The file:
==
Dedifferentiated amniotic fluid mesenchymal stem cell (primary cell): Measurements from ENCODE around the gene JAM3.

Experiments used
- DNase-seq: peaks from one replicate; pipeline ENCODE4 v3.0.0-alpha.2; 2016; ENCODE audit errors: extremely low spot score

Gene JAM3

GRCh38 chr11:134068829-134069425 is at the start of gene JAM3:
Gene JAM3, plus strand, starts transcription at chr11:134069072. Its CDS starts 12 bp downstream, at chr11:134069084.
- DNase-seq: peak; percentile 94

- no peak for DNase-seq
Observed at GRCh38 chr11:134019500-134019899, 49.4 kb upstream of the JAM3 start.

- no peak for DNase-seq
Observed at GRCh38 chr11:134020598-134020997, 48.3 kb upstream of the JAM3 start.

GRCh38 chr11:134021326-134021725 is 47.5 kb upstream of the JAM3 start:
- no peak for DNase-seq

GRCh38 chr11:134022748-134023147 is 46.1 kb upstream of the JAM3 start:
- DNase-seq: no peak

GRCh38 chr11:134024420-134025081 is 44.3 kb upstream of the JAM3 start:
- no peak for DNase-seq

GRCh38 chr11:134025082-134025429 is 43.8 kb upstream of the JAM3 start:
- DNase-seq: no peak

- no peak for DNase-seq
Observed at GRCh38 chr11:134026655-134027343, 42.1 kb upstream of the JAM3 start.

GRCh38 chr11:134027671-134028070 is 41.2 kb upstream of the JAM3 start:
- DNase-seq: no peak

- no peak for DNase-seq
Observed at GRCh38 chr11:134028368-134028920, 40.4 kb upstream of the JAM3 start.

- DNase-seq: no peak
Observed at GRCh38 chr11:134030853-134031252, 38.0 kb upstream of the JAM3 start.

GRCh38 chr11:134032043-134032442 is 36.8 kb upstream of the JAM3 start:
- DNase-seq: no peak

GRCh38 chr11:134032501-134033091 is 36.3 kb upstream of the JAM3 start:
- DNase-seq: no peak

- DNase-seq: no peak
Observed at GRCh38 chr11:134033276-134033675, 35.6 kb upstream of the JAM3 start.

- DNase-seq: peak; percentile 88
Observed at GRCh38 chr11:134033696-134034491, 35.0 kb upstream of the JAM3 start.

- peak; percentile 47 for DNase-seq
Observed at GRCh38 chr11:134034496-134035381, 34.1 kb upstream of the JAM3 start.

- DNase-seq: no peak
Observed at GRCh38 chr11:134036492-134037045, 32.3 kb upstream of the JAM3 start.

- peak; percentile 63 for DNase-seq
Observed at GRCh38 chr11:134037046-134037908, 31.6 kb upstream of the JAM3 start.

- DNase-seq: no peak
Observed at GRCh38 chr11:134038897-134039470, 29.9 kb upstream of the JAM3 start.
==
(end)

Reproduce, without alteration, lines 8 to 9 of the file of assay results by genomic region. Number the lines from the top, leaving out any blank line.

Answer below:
- no peak for DNase-seq
Observed at GRCh38 chr11:134019500-134019899, 49.4 kb upstream of the JAM3 start.